Five Men Sentenced to Life for Operation Condor Killings Trained at School of the Americas

Brett Wilkins
A group of “Mothers and relatives of disappeared detainees,” “Observatorio Luz Ibarburu” and of other Uruguayan human rights organizations participate in a video conference with members in Rome regarding the “Operation Condor” trail, in Montevideo, Uruguay, Monday, July 8, 2019. Uruguay’s government says a court in Italy has sentenced 24 people to life in prison for their involvement in human rights crimes committed during the “Operation Condor” offensive by South American governments to hunt down dissidents within the region and beyond. (AP Photo/Matilde Campodonico)

Five of the 24 men sentenced last week by an Italian court to life in prison for their roles in a brutal and bloody U.S.-backed Cold War campaign against South American dissidents graduated from a notorious US Army school once known for teaching torture, assassination, and democracy suppression.

On July 8 judges in Rome’s Court of Appeals sentenced the former Bolivian, Chilean, Peruvian and Uruguayan government and military officials after they were found guilty of kidnapping and murdering 23 Italian nationals in the 1970s and 1980s during Operation Condor, a coordinated effort by right-wing military dictatorships in Chile, Argentina, Uruguay, Bolivia, Paraguay, Brazil—and, later, Peru and Ecuador—against perceived leftist threats. The campaign, which was characterized by kidnappings, torture, disappearances and murder, claimed an estimated 60,000 lives, according to human rights groups. Victims included leftists and other dissidents, clergy, intellectuals, academics, students, peasant and trade union leaders, and indigenous peoples.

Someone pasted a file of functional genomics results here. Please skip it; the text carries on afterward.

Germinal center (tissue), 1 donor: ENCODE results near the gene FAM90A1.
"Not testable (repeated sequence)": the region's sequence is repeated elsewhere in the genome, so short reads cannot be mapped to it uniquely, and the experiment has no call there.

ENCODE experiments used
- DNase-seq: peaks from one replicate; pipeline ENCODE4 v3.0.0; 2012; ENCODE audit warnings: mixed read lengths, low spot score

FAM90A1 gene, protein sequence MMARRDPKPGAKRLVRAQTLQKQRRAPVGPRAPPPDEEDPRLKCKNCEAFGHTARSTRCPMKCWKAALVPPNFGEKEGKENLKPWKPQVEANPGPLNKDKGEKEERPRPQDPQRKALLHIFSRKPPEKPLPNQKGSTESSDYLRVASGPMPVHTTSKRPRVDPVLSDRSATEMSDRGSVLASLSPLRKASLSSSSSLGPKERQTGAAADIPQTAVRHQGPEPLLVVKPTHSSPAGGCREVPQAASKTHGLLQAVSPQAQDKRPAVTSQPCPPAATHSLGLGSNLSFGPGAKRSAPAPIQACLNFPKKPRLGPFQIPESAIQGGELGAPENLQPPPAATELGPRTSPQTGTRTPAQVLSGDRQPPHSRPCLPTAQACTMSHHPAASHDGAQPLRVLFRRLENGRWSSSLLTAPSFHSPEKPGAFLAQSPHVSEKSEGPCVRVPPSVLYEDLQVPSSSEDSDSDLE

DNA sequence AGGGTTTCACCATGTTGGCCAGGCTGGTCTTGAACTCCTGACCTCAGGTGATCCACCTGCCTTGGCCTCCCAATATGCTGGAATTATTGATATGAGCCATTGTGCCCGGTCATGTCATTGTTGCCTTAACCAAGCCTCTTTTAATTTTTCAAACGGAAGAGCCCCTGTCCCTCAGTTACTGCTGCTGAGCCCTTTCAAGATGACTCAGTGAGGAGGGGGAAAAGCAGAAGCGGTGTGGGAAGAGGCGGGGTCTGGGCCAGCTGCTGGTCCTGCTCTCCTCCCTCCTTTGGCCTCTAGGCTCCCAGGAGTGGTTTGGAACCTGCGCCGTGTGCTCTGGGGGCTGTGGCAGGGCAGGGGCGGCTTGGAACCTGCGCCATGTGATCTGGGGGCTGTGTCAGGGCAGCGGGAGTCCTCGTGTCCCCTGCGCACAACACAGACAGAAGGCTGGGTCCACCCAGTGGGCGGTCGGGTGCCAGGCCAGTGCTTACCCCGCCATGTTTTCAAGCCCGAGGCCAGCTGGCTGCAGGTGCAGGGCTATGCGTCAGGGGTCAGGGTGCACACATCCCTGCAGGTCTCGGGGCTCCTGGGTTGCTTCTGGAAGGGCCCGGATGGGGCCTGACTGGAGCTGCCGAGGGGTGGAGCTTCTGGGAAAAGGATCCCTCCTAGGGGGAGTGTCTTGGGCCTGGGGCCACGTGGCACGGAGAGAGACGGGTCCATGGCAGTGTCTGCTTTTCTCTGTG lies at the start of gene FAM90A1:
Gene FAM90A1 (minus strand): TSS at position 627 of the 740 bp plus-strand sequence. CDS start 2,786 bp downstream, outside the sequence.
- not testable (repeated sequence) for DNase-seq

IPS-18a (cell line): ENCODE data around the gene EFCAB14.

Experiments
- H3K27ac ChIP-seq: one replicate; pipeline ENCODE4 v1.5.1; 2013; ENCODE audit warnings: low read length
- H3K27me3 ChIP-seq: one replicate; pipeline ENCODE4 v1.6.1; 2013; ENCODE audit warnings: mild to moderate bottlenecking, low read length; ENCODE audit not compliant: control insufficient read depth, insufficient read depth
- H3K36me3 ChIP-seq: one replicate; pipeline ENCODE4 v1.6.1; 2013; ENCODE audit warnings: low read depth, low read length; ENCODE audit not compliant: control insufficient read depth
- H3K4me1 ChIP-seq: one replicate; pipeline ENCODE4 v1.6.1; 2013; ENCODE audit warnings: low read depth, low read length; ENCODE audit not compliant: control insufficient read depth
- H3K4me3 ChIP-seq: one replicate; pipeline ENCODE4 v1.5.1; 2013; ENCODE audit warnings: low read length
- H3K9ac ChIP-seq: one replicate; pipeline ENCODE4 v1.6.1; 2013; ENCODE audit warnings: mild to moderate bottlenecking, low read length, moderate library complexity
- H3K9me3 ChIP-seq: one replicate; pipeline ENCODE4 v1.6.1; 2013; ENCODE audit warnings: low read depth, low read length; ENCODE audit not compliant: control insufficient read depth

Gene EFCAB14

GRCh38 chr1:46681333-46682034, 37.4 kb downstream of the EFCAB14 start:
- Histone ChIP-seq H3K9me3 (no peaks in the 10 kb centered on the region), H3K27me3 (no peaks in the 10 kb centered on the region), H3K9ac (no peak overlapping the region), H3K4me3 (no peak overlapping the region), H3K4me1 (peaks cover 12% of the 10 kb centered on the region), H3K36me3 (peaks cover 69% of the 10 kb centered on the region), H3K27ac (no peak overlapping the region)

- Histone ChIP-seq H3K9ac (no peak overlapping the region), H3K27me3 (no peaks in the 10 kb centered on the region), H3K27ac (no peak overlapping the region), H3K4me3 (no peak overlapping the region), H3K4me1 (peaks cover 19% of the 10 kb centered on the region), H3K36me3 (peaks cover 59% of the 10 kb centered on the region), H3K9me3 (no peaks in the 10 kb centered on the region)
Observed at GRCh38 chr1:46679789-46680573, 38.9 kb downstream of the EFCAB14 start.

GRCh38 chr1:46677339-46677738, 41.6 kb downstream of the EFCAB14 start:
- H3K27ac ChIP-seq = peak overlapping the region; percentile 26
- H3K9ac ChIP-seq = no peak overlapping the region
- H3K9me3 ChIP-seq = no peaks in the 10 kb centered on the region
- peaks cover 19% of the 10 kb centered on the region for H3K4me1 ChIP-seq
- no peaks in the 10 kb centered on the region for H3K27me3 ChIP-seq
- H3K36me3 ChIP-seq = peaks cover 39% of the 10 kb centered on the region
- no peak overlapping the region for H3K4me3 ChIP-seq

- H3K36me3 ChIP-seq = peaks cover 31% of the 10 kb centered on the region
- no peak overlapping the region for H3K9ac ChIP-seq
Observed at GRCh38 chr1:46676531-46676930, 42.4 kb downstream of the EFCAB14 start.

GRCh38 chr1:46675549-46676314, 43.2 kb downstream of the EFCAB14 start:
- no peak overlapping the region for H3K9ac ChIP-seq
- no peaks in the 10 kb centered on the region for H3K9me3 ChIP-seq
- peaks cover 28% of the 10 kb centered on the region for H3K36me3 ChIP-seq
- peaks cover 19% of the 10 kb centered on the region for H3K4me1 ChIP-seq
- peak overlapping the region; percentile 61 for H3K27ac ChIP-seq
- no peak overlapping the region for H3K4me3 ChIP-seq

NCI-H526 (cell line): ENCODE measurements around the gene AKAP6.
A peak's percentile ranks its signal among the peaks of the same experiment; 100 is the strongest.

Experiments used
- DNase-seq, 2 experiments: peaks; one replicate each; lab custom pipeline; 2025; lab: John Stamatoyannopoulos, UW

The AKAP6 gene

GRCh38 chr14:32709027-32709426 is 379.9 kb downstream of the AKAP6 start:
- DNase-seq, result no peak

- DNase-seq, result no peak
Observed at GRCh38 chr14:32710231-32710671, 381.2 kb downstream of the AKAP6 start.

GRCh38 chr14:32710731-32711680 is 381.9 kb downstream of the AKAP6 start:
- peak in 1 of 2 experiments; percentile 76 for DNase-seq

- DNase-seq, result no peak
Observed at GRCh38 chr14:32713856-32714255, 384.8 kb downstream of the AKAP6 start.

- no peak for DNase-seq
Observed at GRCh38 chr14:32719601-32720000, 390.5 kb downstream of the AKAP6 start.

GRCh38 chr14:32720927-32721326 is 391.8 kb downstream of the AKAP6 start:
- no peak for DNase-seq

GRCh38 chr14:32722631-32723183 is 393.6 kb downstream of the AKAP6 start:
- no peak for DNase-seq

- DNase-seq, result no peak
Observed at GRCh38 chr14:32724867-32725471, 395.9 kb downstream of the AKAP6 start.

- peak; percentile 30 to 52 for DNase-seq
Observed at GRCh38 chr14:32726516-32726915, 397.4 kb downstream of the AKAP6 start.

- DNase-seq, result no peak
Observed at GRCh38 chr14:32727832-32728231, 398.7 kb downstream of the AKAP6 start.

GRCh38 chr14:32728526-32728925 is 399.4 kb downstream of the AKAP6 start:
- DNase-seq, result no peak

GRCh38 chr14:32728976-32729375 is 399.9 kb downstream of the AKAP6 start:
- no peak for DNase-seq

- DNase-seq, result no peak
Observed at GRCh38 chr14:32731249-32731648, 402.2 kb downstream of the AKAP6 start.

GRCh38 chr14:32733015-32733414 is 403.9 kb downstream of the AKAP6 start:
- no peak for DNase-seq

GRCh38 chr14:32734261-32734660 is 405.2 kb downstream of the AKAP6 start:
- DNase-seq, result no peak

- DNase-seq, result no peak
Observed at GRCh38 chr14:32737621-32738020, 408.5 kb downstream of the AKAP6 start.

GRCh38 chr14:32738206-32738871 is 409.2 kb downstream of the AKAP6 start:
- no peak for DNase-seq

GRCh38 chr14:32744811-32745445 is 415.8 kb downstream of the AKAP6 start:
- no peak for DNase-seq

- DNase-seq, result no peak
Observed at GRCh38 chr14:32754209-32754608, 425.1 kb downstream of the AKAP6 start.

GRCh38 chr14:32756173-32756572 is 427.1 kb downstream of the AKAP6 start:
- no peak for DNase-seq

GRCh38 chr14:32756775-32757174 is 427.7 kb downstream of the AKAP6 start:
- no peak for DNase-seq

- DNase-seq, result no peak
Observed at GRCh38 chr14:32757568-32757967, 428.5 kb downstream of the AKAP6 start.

The United States government—including military and intelligence agencies—supported Operation Condor with military aid, planning, and technical support as well as surveillance and torture training during the Johnson, Nixon, Ford, Carter and Reagan administrations. Much of this support, which the U.S. attempted to justify within the context of the global Cold War struggle against communism, was based at U.S. military installations in Panama. It was there that the US Army opened the School of the Americas in 1946, which would graduate 11 Latin American heads of state over the following decades. None of them became their country’s leader by democratic means, leading critics to dub the SOA “School of Assassins” and “School of Coups” because it produced so many of both.

SOA’s most notorious graduates include narco-trafficking Panamanian dictator Manuel Noriega, the genocidal Guatemalan military dictator Efraín Ríos Montt, Bolivian despot Hugo Banzer (known for sheltering Nazi war criminal Klaus Barbie), Haitian death squad commander and military dictator Raoul Cédras and Argentine strongman Leopoldo Galtieri, who presided during a period of his country’s “Dirty War” in which tens of thousands of innocent men and women were disappeared. Countless other war criminals have studied at the SOA, sometimes using U.S. manuals that taught kidnapping, torture, assassination, and democracy suppression techniques.